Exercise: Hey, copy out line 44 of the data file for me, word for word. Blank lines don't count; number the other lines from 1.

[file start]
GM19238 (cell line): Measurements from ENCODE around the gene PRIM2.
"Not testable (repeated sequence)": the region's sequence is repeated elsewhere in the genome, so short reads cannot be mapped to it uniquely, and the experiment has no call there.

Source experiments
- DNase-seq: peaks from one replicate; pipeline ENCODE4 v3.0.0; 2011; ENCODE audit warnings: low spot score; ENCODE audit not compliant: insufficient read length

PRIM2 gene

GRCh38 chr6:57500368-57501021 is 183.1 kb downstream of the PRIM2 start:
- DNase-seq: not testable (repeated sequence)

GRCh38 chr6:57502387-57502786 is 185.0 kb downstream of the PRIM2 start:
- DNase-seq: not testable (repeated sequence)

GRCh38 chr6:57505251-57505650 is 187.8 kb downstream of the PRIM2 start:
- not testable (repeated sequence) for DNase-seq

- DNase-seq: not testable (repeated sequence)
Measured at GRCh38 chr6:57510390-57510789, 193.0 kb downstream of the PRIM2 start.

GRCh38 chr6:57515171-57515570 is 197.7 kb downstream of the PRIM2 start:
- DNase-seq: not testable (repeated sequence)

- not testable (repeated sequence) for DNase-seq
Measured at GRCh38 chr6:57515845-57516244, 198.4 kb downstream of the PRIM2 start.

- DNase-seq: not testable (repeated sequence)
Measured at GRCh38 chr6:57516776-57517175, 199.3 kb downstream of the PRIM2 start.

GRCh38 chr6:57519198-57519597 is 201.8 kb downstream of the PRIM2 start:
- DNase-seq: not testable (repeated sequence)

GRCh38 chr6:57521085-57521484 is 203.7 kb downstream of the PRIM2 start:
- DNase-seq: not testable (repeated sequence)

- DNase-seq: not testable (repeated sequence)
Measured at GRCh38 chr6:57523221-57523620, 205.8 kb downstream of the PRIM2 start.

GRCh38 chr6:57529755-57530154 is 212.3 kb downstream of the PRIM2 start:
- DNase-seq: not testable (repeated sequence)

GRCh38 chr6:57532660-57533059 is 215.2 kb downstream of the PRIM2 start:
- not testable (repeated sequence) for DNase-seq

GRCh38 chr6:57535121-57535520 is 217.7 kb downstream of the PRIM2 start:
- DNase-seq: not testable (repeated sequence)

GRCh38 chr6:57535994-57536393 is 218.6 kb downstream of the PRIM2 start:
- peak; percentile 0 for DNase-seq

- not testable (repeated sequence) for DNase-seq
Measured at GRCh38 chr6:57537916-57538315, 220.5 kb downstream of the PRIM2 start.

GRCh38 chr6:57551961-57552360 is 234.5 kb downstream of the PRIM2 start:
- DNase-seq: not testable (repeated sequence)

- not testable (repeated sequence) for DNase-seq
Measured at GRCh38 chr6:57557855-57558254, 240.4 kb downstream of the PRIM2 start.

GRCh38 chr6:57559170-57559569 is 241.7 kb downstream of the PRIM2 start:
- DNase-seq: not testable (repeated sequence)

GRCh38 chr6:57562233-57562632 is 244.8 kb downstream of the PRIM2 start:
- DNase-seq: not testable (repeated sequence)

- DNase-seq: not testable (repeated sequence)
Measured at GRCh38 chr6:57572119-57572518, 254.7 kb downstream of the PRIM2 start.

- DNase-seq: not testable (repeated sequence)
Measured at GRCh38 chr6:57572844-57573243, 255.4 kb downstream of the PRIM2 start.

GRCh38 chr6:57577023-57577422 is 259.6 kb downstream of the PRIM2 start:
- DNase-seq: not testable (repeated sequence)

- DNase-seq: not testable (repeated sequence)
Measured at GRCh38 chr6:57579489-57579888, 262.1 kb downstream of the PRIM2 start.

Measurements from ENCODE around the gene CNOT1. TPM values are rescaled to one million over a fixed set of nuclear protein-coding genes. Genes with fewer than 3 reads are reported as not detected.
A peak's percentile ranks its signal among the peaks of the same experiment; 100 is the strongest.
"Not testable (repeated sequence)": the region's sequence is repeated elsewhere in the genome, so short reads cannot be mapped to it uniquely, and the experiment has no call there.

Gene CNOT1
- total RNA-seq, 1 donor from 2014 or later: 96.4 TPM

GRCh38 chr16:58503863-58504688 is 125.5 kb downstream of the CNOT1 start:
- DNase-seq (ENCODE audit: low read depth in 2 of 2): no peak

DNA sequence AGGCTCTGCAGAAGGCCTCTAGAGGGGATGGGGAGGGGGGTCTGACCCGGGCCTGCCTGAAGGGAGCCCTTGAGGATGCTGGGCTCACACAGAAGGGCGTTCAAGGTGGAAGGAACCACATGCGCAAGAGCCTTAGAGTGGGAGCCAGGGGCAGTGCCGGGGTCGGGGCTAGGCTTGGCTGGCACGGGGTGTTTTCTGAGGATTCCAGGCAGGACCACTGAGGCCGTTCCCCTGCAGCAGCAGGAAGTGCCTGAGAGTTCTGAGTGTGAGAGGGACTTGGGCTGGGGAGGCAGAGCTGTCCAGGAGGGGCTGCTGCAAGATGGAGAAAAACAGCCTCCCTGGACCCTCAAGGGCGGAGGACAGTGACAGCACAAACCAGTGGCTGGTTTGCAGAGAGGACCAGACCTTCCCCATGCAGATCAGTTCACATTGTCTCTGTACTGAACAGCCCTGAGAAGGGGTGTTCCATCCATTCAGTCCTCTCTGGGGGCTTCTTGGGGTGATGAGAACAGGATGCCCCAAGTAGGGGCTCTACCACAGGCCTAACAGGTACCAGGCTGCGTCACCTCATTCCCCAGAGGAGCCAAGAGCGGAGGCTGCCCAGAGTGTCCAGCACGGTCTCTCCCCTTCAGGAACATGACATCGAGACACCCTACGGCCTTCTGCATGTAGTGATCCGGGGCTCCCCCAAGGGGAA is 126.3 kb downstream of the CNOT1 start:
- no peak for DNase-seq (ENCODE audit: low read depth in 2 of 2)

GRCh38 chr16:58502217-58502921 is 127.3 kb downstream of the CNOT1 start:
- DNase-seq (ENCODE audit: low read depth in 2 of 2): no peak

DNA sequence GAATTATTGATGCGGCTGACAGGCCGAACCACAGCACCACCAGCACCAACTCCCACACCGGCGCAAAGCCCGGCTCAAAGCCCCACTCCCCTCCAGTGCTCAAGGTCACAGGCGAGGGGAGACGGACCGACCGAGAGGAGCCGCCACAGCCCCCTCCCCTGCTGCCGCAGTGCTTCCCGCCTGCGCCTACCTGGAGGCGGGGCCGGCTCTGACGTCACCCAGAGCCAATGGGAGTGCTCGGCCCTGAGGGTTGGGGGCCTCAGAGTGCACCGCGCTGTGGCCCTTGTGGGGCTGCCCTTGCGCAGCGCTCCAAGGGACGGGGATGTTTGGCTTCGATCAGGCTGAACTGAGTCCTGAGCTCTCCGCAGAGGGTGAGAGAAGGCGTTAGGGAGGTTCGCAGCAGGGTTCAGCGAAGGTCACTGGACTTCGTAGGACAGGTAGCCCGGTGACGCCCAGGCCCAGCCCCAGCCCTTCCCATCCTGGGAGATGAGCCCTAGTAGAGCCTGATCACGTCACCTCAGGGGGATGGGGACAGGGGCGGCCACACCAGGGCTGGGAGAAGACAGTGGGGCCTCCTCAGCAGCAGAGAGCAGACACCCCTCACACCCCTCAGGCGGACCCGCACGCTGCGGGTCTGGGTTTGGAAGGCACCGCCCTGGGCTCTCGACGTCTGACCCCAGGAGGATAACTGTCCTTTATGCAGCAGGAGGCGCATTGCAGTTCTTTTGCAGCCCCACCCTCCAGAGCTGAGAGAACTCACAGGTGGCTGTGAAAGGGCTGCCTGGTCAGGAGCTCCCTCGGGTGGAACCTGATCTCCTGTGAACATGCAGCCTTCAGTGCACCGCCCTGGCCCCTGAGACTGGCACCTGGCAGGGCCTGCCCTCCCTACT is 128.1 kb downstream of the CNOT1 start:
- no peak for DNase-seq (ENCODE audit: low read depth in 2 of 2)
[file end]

- DNase-seq: not testable (repeated sequence)